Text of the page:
of ‘real’ political-economic growth. Haggard’s elitist romanticism,
then, generates a complex contradiction: ‘the people’ emerge as both the
victim and as the cause of contemporary decline. This gives rise to a fiction in which immense value is invested in the vision of non-reified, nonindustrialised humans, Africans whose production and reproduction
belong to the workings of nature not culture.
Within such a scheme, as I have already argued, the dynamics of sexual
reproduction serve ideologically to naturalise economic production. For
Haggard it is axiomatic that
-determination, sovereignty and
racial equality. Significantly, however, whereas Western
liberal-democratic thought was founded principally upon
rational individualism as found in the political theories of
Thomas Hobbes (1588–1679) and John Locke (1632–1704),
African nationalism, emphasizing the putative solidarity
of rapidly-forming, self-conscious, African national collectivities, had much greater affinity to the romanticism of
Jean-Jacques Rousseau (1712–78). Consequently ‘African
democracy’ soon came to resemble more the ‘people’s democracies’ of the communist world than Western
concerns a shift in understanding about the nature of language itself. For German
Romanticism, the semantic indeterminacy of Shakespeare is directly linked to the
emergence of a new native ‘literary language’ which cannot be subsumed under existing rules, as, beyond the systematic endeavours of modern philology to establish a
science of language, ‘literature becomes the realm of language which arises for its own
sake and is not bound to representation’ or to descriptive analysis.24
In the same tradition, a more explicitly philosophical justification for reading
The cartographic consciousness of Irish gothic fiction
frequent reference to underground Inquisition torture chambers and nuns immured behind convent walls, see Richard Hamblyn, ‘Notes from underground: Lisbon after the earthquake’, Romanticism , 14.2 (2008), 113–16.
On the ‘binary, symmetrical oppositions between the familiar and the foreign’ in eighteenth-century British travel writing, see Chloe Chard, Pleasure and guilt on the Grand Tour: travel writing and imaginative geography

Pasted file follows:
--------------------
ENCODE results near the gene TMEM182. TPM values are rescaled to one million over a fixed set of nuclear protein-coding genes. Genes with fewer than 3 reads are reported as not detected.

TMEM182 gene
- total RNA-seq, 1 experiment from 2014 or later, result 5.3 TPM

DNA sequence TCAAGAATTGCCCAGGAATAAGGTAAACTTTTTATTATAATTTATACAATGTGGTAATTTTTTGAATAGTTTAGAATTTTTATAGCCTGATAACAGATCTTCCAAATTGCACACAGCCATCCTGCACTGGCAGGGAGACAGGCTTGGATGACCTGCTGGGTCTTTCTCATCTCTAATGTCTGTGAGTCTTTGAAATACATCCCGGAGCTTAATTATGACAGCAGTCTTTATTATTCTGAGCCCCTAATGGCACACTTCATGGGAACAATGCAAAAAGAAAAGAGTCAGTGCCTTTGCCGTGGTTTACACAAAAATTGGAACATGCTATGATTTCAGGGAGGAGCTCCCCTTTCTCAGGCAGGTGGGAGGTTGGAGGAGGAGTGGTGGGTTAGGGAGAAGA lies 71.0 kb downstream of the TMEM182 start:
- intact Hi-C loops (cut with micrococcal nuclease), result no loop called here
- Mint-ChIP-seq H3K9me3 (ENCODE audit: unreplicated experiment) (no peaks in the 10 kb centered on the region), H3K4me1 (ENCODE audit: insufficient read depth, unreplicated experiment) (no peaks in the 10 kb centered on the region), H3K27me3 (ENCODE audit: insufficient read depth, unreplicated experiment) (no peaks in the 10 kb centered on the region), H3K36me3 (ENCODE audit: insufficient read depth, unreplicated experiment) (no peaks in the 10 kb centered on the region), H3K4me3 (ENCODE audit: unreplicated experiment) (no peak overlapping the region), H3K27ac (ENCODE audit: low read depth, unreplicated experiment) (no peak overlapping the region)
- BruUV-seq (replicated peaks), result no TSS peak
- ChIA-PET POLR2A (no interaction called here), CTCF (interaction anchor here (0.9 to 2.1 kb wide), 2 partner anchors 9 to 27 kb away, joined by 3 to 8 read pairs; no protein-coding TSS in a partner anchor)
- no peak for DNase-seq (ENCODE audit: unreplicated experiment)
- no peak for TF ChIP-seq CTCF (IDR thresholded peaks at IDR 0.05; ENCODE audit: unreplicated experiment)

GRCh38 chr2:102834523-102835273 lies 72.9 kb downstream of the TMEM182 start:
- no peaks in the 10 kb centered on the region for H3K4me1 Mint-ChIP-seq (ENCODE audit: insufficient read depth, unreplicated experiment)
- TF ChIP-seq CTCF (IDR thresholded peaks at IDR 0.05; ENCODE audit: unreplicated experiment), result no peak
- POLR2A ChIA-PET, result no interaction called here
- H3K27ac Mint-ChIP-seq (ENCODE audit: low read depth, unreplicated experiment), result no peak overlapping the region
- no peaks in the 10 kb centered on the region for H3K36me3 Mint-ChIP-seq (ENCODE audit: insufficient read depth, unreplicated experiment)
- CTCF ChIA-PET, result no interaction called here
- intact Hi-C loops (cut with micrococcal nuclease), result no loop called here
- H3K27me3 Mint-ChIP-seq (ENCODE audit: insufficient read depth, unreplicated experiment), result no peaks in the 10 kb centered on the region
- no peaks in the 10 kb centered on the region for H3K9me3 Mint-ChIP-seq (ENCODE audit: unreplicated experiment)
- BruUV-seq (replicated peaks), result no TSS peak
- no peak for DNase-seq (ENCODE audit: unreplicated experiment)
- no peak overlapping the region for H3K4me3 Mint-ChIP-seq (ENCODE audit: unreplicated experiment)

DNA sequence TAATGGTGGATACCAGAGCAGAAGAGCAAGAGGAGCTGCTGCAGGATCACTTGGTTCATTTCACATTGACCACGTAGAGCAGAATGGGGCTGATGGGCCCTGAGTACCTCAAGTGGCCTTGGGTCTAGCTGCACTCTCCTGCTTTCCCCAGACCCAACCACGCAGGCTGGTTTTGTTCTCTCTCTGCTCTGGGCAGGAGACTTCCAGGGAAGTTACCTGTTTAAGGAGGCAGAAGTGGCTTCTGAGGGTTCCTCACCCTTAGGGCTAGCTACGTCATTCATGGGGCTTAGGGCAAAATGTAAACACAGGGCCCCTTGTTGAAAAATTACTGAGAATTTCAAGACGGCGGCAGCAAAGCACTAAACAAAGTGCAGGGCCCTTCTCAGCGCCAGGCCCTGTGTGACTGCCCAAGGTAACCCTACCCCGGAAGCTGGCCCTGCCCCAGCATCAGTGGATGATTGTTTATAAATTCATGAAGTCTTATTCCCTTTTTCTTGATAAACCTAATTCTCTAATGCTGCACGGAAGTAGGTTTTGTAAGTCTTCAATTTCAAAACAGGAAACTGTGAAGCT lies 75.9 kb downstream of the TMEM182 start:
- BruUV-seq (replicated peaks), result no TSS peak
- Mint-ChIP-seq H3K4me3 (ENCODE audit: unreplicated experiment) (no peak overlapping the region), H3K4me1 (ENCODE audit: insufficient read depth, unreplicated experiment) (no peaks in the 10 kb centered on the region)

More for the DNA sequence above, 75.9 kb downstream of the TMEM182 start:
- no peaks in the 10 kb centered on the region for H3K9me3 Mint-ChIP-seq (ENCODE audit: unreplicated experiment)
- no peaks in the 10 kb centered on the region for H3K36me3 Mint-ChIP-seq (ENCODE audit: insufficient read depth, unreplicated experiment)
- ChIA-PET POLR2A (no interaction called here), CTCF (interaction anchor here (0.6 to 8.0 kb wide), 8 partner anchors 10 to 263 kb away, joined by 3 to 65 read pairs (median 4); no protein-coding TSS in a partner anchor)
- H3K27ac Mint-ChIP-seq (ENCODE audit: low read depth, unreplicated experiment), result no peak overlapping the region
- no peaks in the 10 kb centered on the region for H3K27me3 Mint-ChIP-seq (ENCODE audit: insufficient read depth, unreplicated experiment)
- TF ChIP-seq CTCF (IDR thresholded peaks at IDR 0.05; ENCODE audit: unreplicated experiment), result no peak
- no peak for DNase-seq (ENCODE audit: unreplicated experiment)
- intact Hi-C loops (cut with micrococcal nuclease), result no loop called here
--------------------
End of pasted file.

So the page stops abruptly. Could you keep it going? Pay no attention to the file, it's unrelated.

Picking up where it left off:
mainstream middle-class mores
which promote heterosexual normativity and heterosexual marriage and
restrict female sexuality. Hence, a mode of anti-romanticism that values
sexuality and sexual practices without emotional bonds, with multiple
partners, and that celebrates female sexual assertiveness dominates.
Furthermore, anti-romanticism is displayed by openly discussing
practices that may seem taboo in the Mainstream. In an unexpected twist,
this style of sexual gossip then enables a misogynist, homosocial dynamic
Authority: The Uses of
Cliché (Basingstoke: Palgrave Macmillan, 2006).
11 Gilles Deleuze, ‘The exhausted’, in Essays Critical and Clinical
(Minneapolis: University of Minnesota Press, 1997), p. 152.
12 Jean-Paul Sartre, Nausea, trans. Robert Baldick (Harmondsworth:
Penguin,  1972), p. 185; La Nausée (Paris: Livre de Poche,
1968), p. 182.
13 Beckett, Molloy, pp. 64–9. See also the remarkable article by Denise
Gigante, ‘The endgame of taste: Keats, Sartre, Beckett’, in Timothy
Morton (ed.), Cultures of Taste / Theories of Appetite: Eating Romanticism
not only extends the possibilities we have for
vision, for imaging, but, in doing so, oﬀers us, as its primary content, the beautiful.
The blind Montesquieu, then, is denied beauty, denied ‘imaging otherwise’ or, simply,
imagination and ‘youth’.
Montesquieu’s thesis in his Essay starts from the proposition that we are always
hungry for experience: growing and developing, we want to see as much as possible,
to extend our view as far as possible (or even as far as impossible; into what we would
now – post-Romanticism – term the imagination). We are never at rest
century romanticism and Realpolitik’ (2009 : 62).
Despite the fact that Kanitz refused to take sides, his insights and actions,
network of contacts and finally the knowledge he produced as well as
the reception of that knowledge were all influenced by ‘geography’, or,
more precisely, the geopolitical situation in which he found himself.
Felix Kanitz’s Balkan network
The roots of Kanitz’s world view, and hence the foundations of the
knowledge he created, could be found in the period when he was still
learning the craft of engraving and illustration in Vincenz
wistful francophilia and his conviction that life had dealt him a rotten
hand. It may be that the script is better than any film of it could have
been at the time. Today Hamer’s doom-laden romanticism might come
through unscathed, but in 1950s Britain some crass happy ending would
surely have been imposed.
The script is adapted from a French play,
L’Âme en peine by Jean-Jacques Bernard. At its heart
recurrently found herself wondering whether the detective felt attracted to her: a show of aﬀect which
nods knowingly towards the romanticism of the mass-market photo-roman.
Contrary to the scripts and scenarios of the photo-roman, however, there is
never any question in La Filature of wanting actually to meet the man. The
experience of feeling a ‘personal’ connection with him, to the point where
the day in question is described by Calle with hollow poignancy as ‘notre
journée’ (p. ) (our day), is a product of the experiment, an ‘experimental experience’, which, as such